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QUESTION: In patients who are receiving warfarin and have an international normalised ratio (INR) value between 4.5 and 10.0, does low dose vitamin K lower the INR better than placebo?
5 thromboembolism services at teaching hospitals in London and Hamilton, Ontario, Canada.
92 patients (mean age 65 y, 53% women) who were receiving warfarin and had an INR value between 4.5 and 10.0. Exclusion criteria were INR determined >12 hours before screening, life expectancy <10 days, need for immediate normalisation of INR, severe liver disease, major bleeding in the previous month, allergy to vitamin K, bleeding diathesis or thrombolytic treatment within 48 hours of screening, inability to take oral medications, platelet count <50 × 109/l, or geographic inaccessibility. 89 patients (97%) completed the trial and were analysed.
Patients were allocated to 1 mg of oral vitamin K (Abbott Laboratories, Montreal, Quebec, Canada) (n=46) or to placebo (n=46).
Main outcome measures
Proportion of patients with an INR value between 1.8 and 3.2 the day after the intervention. Patients were assessed for thrombotic and haemorrhagical events at 1 and 3 months after enrolment.
More patients who received vitamin K than patients who received placebo had INR values between 1.8 and 3.2 the day after the intervention (p=0.001) (table). No vitamin K group patients and 4 placebo group patients (9%) had an increase in INR values the day after treatment (p=0.056). An INR value of <1.8 occurred in 7 vitamin K group patients (16%) and no placebo group patients (p=0.012). After the second day after treatment, the INR values were similar in the 2 groups. At 3 months, fewer patients receiving vitamin K had bleeding episodes than patients receiving placebo (4% v 17%, p<0.05).
In patients who are receiving warfarin and have an international normalised ratio (INR) value between 4.5 and 10.0, low dose vitamin K lowered the INR to between 1.8 and 3.2 the day after administration.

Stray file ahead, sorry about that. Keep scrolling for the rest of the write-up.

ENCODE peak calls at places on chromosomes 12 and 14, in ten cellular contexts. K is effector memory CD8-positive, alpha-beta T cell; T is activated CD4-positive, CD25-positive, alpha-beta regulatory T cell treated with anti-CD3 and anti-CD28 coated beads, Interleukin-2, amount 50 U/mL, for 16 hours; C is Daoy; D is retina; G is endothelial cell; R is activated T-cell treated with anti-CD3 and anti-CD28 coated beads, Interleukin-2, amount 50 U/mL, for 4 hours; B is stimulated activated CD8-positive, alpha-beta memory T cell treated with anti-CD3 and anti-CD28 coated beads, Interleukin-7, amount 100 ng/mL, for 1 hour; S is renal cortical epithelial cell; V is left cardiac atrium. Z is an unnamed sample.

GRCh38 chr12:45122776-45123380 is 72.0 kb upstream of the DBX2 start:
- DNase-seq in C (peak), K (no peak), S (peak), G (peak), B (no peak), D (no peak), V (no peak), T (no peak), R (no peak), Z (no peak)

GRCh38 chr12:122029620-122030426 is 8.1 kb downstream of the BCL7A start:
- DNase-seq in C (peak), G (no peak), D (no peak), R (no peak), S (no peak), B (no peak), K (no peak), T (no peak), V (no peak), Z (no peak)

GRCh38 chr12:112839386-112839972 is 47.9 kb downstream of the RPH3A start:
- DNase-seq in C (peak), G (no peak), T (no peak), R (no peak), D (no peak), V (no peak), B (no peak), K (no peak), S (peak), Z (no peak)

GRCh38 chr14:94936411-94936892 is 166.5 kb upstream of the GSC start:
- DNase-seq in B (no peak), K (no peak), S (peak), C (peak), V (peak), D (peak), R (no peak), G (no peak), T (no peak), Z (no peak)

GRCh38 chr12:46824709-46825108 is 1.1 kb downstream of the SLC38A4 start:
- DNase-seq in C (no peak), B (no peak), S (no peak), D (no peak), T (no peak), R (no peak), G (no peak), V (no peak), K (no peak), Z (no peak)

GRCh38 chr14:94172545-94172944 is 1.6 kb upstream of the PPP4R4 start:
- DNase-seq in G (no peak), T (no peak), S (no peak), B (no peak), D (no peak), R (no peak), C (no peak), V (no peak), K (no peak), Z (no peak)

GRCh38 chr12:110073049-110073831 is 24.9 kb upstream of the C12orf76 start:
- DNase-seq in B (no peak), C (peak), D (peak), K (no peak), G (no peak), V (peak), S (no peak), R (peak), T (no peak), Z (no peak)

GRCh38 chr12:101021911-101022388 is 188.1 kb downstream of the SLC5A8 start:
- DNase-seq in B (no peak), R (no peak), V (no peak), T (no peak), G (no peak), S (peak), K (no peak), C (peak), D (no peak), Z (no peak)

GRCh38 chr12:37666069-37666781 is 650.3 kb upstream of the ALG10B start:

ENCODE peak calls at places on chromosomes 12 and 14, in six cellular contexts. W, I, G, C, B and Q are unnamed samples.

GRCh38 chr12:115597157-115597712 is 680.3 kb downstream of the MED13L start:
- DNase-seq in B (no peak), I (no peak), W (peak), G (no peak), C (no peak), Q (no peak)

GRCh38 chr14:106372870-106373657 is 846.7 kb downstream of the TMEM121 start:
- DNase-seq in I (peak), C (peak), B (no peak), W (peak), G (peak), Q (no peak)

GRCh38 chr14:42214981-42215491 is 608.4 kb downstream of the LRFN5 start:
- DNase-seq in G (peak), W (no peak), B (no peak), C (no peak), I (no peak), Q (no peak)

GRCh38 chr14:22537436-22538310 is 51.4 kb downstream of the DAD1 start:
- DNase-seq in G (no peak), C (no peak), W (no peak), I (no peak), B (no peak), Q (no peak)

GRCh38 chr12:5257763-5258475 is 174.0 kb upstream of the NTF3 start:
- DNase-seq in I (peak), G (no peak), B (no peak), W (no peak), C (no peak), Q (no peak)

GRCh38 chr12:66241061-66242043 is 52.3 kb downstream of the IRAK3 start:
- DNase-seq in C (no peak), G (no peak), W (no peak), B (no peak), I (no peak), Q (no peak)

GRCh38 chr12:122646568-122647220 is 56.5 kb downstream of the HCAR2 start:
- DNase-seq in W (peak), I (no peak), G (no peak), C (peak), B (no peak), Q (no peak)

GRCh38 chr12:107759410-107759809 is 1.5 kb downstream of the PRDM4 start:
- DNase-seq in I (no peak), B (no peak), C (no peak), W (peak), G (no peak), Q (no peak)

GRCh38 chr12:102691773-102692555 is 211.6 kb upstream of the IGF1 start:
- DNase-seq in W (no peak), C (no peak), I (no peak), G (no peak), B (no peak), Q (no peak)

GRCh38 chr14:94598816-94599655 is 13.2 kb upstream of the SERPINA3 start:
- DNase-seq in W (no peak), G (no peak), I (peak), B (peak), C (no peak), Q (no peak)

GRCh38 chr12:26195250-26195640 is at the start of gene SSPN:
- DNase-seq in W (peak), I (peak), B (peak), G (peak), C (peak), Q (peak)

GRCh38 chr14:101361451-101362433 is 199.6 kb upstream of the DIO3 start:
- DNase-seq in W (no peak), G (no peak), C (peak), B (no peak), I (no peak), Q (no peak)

In the US, more than 1 million people each year receive anticoagulation treatment to treat or prevent various thromboembolic complications. Of those receiving such treatment, the INR values will be >3.9 approximately 8% to 9% of the time.1 The risk for substantial bleeding increases progressively with every 1 point increment of INR above 4.0.2 For patients with serious bleeding, transfusion with fresh frozen plasma or prothrombin concentrate is the appropriate intervention. In asymptomatic patients, reduction of the INR can be achieved passively by withholding treatment or actively by giving vitamin K. Is active treatment more safe and effective than passive withholding? A recent review of the literature identified the need for large, well designed, randomised controlled trials to answer this question.3
A previous prospective cohort study by Crowther et al suggested that 1 mg of oral vitamin K was safe and effective in reversing anticoagulation for most patients within 16 hours of treatment.4 The current study by Crowther et al provides additional insight into optimal treatment. Oral vitamin K in asymptomatic patients without an overt bleeding risk produces a clinically important increase in the proportion of target range INR values. For unclear reasons, the intervention group had fewer bleeding episodes during the 3 month follow up period. Active oral treatment appears to be safe and effective, but it is also unclear whether additional benefit and equivalent safety exist using intravenous or subcutaneous vitamin K administration.